If you want to learn more about GrapheneOS you can watching this video by The Hated One.
On most other devices you can try to unlock the bootloader and install LineageOS.
This will give you more freedom over your device and let you choose if you want to have Google apps or not.
There are a few manufacturers that let you easily install a custom ROM.
Privacy Respecting Apps for Android
Reaching more privacy is not easy, but there are many great tools on Android that you can use to make your life a little bit more private. Below are a few of my favorite privacy respecting applications for Android.
F-droid is an alternative app store with only open source tools, no spyware, no tracking, just applications you can trust
NewPipe is an alternative front-end to YouTube allowing you to listen to music in the background or download any video while not having to watch any adverts.
Simple Mobile Tools is a collection of standard applications that are fully open source and do not have any trackers.
AdAway allows you to block advertisements on your device, either by using a local VPN to redirect traffic or by changing the hosts file if you have root access.
The web browser is arguably the most important piece of software on your device, giving you access to a near infinite pool of information.
With most people using Chrome we lean into the convenience of Google taking care of all our passwords, browser history and searches we make.
However there are great alternatives that will give you the modern browsing experience while respecting your privacy. My number one choice is Brave.
I have used it for years. I love that it blocks the cookie consent forms and that it has an inbuilt ad-block. It is based on chromium which is the open source layer powering Chrome, with added functionality and protection.
No matter what browser you choose, I highly recommend getting uBlock Origin, as it is the best extension to block trackers and remove advertisements.
VPN or Tor
I get a lot of people asking me about VPNs. I gotta tell you, most of these sponsored VPNs on YouTube are most likely untrustworthy and probably still log some of your data.
In fact most popular VPNs are owned by a few companies.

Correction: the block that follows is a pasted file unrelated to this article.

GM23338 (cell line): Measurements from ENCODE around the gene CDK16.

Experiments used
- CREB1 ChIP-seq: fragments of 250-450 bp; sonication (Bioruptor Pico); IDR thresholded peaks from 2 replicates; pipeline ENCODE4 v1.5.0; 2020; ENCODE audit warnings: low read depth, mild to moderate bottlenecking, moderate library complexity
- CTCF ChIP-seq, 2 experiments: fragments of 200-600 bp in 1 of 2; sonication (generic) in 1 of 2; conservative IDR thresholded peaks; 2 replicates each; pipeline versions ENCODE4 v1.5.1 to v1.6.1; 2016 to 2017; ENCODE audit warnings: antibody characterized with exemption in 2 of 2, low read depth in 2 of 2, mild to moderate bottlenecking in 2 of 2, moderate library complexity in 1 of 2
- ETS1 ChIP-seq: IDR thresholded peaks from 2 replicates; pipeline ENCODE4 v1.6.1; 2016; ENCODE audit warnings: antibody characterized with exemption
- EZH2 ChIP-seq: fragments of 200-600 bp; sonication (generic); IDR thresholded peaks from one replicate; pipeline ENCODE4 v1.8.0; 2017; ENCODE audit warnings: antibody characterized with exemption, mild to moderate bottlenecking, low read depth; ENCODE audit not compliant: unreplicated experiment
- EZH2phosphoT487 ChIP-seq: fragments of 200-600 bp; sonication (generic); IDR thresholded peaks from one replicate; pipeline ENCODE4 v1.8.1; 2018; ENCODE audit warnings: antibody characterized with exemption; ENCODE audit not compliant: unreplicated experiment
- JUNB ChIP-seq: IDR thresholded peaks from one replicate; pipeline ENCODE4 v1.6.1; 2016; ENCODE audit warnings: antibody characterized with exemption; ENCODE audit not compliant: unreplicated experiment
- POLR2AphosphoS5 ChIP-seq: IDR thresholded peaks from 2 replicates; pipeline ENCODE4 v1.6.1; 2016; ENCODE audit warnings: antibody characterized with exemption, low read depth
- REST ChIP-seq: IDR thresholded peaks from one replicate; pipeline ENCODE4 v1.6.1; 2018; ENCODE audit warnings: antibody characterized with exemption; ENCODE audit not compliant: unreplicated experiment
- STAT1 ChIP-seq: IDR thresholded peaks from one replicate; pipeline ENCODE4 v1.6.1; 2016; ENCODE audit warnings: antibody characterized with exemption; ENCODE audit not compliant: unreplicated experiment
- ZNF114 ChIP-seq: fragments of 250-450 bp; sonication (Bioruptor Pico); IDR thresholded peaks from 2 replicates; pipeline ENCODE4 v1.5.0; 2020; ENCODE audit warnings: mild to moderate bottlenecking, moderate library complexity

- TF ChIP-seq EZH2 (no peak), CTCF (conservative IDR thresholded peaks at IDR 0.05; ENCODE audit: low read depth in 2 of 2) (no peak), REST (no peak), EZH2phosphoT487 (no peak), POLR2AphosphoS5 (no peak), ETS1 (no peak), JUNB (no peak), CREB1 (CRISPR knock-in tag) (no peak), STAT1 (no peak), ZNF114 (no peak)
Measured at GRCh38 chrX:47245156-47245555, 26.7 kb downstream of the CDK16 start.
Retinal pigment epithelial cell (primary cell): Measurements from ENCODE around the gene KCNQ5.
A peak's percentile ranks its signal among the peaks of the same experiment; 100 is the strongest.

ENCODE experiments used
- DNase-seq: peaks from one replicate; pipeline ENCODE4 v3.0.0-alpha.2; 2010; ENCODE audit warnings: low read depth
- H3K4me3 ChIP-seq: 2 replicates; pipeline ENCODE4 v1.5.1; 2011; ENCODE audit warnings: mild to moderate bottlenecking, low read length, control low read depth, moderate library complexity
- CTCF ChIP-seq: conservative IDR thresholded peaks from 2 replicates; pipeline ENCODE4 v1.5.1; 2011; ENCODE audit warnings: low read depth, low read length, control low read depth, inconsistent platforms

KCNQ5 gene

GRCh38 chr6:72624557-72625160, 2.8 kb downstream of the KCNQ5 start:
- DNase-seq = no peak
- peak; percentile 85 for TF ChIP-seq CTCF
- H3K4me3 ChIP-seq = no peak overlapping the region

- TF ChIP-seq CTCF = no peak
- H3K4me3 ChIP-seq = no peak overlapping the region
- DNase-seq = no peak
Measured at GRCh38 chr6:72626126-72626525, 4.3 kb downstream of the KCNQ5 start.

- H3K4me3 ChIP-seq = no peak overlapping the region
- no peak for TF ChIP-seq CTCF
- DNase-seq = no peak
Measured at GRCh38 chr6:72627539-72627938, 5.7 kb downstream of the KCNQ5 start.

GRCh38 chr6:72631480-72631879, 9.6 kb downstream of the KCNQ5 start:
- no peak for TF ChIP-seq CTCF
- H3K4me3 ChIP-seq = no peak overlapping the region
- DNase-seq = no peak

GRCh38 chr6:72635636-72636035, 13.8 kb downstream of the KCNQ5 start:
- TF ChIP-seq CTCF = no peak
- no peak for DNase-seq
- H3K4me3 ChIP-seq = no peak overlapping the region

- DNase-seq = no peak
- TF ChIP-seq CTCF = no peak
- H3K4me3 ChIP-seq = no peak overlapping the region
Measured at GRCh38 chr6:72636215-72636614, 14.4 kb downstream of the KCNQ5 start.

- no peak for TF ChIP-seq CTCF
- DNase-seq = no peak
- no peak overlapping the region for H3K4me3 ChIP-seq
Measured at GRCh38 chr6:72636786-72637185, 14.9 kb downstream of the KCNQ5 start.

For example ExpressVPN, CyberGhost VPN and Private Internet Access (PIA) are all owned by Kape Technology. Before they changed their name, the company would inject code into the users devices to track information...
They also own a lot of the review sites for VPNs so of course they give a great rating to all their products...
The whole idea of VPNs is to hide traffic from the Internet Service Provider, and to not have your internet tracked.
I am not an expert in what VPN you should use or which one can be trusted. I think Mullvad VPN might be a good option.
In either case, if you must hide your internet traffic, you will need to download the Tor Browser to access the tor network. It is probably the safest method to hide your IP address if that is what you need to do, however it will come at the cost of performance.
Most of us use Gmail, Yahoo or Outlook. None of these give you any privacy. All the data is accessible by the Companies, the NSA and other governmental organizations.
Currently one great alternative to these email providers while also providing great security and encryption seems to be Protonmail. The UI is great and pricing scheme is reasonable to get all the features you need.
If Proton is not to your liking here are a few more interesting alternative e-mail providers:
A lot of business and individuals use Google Drive and OneDrive. And it is hard to find an alternative that as convenient.
With Nextcloud Office you will be able to share documents and edit them directly in the web browser. This can give you full control over your own data
Do you enjoy the convenience of backing up all your photos to the iCloud or Google Photos and being able to access them anywhere? Great, I love it too. And that is why I use ente Photos.
ente Photos is available on all devices, it is fully open source and uses end-to-end encryption, meaning any photo is encrypted before it is send to their server.